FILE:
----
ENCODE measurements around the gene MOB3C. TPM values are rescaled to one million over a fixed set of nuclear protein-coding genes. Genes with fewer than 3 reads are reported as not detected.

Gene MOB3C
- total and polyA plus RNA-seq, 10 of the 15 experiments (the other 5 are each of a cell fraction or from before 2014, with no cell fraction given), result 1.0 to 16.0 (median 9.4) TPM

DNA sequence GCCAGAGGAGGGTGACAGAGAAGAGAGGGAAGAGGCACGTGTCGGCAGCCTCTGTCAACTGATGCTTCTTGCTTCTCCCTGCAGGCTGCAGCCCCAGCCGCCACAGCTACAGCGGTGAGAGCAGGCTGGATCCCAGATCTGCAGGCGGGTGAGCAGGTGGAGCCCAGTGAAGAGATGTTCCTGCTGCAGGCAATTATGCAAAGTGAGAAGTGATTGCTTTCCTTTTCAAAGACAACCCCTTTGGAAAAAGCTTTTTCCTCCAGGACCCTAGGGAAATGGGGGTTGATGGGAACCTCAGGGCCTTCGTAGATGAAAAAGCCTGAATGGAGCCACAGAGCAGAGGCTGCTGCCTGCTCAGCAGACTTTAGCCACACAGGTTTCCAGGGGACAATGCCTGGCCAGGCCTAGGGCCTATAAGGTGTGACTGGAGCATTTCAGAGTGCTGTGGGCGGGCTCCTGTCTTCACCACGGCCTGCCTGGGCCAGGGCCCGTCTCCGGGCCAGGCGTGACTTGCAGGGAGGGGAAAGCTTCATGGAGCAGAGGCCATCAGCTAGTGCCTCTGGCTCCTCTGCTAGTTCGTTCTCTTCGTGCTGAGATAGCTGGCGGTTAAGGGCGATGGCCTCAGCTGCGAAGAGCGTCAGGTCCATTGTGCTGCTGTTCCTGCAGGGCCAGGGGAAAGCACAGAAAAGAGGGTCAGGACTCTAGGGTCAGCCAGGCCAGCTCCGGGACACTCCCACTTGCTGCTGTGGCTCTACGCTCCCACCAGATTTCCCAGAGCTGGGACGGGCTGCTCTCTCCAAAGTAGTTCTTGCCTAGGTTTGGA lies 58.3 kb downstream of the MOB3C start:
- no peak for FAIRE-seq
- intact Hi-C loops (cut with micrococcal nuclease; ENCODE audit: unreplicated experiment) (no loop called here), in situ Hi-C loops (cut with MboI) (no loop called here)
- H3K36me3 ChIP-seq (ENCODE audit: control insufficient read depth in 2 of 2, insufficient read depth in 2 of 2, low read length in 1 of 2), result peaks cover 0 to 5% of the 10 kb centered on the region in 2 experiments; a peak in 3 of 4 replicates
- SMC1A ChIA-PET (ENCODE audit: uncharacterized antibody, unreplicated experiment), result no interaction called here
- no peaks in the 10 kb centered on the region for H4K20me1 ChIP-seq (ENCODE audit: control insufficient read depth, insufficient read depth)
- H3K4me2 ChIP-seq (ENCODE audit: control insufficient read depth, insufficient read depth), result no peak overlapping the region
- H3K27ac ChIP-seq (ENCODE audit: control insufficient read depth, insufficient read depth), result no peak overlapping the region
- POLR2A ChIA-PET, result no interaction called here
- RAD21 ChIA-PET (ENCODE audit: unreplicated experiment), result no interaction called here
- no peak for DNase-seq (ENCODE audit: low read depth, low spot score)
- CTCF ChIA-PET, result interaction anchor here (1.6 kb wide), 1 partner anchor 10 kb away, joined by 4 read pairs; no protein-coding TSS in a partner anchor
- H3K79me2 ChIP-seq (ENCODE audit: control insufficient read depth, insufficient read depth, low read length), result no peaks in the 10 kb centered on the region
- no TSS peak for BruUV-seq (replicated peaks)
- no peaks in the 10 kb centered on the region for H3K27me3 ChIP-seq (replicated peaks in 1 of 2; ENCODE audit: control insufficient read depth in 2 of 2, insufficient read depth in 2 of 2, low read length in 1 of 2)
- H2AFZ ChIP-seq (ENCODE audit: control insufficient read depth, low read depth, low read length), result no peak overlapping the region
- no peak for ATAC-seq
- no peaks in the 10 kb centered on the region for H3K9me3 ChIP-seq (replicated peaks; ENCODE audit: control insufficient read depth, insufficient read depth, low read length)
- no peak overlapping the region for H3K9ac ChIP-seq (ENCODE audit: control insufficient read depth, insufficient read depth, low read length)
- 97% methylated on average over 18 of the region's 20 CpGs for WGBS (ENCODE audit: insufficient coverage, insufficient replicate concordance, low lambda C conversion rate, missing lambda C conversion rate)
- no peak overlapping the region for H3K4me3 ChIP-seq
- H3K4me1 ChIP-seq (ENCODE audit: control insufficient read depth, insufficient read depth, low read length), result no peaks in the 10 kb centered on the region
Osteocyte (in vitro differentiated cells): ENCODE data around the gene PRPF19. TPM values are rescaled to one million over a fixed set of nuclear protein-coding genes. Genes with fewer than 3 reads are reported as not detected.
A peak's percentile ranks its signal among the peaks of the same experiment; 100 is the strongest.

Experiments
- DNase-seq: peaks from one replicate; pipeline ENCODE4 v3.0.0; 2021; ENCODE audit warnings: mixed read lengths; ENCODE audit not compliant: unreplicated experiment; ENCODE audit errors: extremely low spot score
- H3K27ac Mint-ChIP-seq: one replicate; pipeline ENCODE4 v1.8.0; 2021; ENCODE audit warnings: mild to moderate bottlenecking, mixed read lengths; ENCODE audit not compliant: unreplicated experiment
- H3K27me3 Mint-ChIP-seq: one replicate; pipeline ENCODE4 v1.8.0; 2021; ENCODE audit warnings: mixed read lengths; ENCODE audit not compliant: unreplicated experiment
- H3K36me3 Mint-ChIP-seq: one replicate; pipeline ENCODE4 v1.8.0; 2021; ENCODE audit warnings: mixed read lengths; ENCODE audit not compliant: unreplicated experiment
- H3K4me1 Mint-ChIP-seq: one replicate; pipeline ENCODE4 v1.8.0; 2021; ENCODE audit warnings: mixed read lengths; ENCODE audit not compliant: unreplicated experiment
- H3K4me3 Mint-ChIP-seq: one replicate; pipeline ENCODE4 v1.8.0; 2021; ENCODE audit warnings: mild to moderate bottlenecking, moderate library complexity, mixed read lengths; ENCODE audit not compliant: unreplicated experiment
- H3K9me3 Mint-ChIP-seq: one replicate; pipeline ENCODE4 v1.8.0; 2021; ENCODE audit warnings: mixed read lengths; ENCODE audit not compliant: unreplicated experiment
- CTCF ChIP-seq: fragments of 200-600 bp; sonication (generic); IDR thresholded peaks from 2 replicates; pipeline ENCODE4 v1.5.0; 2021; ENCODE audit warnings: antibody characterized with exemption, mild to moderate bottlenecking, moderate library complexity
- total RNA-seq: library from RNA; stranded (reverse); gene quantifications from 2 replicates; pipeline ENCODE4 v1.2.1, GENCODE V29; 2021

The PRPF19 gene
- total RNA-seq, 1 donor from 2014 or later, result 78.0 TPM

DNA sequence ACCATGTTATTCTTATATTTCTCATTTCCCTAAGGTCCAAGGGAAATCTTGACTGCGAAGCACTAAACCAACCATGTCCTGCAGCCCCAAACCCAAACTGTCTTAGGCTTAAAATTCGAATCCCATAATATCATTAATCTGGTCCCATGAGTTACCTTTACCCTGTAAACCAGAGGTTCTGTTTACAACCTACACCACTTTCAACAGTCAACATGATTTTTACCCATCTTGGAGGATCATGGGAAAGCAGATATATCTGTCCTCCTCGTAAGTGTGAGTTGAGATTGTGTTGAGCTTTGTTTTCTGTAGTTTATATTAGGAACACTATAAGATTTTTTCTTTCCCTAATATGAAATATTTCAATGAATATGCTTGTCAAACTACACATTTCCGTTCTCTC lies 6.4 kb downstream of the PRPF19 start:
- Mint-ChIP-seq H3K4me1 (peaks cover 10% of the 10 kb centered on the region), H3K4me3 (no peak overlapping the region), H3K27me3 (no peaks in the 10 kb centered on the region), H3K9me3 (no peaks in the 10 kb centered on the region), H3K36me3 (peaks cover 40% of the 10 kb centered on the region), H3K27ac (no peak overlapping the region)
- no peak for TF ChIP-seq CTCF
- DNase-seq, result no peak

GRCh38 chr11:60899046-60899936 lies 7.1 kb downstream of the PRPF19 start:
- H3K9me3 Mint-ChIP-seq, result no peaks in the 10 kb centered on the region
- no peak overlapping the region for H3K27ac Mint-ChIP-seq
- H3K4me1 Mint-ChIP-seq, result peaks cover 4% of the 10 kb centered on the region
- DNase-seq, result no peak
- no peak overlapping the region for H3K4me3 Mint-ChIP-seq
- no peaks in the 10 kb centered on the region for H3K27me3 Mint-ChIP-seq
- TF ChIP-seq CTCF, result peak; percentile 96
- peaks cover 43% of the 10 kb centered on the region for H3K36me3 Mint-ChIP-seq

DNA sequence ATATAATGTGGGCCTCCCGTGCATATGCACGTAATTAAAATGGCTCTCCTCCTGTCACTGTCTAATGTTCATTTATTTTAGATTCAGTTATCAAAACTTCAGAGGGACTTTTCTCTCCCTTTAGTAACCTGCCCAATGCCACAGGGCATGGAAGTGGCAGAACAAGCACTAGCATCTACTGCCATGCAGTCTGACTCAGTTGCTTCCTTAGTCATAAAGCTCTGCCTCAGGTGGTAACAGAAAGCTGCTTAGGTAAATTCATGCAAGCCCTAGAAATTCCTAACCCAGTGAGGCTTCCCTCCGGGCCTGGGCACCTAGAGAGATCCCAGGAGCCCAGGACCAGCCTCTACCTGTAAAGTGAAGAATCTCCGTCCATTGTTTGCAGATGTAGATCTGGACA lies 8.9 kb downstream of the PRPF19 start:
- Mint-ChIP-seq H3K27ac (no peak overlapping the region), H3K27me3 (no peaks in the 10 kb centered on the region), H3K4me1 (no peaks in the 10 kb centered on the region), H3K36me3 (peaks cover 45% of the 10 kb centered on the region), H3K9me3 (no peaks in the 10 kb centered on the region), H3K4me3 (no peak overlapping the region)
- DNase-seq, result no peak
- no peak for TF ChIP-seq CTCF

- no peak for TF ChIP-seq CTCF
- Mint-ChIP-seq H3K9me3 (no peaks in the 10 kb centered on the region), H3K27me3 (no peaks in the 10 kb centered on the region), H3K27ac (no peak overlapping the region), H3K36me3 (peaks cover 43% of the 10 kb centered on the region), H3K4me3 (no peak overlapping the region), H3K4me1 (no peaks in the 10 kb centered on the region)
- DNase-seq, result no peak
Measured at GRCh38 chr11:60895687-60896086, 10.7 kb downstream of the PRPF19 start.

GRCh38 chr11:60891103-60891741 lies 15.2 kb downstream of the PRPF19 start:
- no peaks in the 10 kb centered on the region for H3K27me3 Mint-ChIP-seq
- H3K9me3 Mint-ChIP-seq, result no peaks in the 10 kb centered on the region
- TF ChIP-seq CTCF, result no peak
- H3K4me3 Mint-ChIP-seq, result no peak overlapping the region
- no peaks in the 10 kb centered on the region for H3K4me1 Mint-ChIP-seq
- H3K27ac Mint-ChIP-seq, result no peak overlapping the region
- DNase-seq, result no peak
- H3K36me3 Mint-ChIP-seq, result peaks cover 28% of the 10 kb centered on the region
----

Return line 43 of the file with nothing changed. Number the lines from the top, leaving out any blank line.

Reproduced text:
- DNase-seq, result no peak